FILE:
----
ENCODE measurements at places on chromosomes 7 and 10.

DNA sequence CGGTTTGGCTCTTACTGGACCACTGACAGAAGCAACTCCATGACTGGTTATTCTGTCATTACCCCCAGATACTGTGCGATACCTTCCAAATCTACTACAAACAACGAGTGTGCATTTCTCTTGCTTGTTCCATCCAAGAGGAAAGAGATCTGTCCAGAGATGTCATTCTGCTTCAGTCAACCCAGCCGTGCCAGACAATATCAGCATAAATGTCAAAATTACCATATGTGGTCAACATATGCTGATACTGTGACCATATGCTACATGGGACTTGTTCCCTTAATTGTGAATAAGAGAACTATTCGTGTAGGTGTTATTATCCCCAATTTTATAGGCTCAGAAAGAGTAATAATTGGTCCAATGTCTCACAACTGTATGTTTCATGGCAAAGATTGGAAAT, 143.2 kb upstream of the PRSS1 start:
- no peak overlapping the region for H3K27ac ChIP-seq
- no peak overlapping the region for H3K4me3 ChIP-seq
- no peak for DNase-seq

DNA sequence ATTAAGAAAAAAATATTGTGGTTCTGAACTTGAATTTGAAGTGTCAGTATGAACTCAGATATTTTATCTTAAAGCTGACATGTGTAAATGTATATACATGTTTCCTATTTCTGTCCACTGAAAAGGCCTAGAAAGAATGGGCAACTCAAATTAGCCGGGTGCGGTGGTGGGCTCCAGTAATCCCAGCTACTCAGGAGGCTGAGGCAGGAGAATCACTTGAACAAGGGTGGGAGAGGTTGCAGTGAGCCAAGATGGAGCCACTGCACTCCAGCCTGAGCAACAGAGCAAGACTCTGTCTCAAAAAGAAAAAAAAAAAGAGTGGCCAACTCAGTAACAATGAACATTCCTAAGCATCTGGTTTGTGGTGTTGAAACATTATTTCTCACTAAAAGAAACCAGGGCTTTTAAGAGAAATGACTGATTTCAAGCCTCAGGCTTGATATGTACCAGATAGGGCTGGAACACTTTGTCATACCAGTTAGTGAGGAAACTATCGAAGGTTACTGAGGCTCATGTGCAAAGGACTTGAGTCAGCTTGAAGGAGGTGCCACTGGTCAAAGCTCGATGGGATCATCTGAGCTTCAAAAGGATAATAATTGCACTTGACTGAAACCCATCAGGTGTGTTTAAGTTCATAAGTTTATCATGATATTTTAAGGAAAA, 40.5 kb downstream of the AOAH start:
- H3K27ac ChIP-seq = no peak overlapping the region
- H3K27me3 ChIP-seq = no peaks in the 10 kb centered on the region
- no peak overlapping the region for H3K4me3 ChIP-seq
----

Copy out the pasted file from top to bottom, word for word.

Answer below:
ENCODE measurements at places on chromosomes 7 and 10.

DNA sequence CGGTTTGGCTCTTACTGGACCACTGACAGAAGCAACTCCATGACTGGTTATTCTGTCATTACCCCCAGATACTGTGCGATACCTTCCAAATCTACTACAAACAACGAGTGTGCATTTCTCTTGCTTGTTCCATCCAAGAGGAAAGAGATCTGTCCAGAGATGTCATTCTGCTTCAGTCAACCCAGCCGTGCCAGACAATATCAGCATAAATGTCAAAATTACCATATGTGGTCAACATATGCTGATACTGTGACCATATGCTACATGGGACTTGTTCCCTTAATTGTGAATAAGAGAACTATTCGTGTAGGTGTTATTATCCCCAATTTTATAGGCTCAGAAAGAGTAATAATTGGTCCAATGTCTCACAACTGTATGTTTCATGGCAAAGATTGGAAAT, 143.2 kb upstream of the PRSS1 start:
- no peak overlapping the region for H3K27ac ChIP-seq
- no peak overlapping the region for H3K4me3 ChIP-seq
- no peak for DNase-seq

DNA sequence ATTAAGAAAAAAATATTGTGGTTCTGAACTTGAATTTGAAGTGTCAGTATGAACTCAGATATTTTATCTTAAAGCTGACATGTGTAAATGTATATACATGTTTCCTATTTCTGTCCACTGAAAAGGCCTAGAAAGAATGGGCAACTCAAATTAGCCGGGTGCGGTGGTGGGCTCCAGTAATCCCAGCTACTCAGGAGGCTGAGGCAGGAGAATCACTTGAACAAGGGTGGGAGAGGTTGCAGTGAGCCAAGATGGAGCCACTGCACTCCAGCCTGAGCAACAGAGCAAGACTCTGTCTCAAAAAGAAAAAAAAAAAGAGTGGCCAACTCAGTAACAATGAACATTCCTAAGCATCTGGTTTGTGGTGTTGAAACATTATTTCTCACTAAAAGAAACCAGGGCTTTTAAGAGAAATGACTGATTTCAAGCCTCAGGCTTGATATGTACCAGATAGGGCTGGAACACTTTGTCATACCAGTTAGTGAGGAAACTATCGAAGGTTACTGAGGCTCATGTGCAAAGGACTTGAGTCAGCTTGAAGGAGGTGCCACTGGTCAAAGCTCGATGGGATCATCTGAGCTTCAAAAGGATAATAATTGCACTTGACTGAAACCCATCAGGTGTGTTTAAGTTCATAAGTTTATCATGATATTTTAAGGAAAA, 40.5 kb downstream of the AOAH start:
- H3K27ac ChIP-seq = no peak overlapping the region
- H3K27me3 ChIP-seq = no peaks in the 10 kb centered on the region
- no peak overlapping the region for H3K4me3 ChIP-seq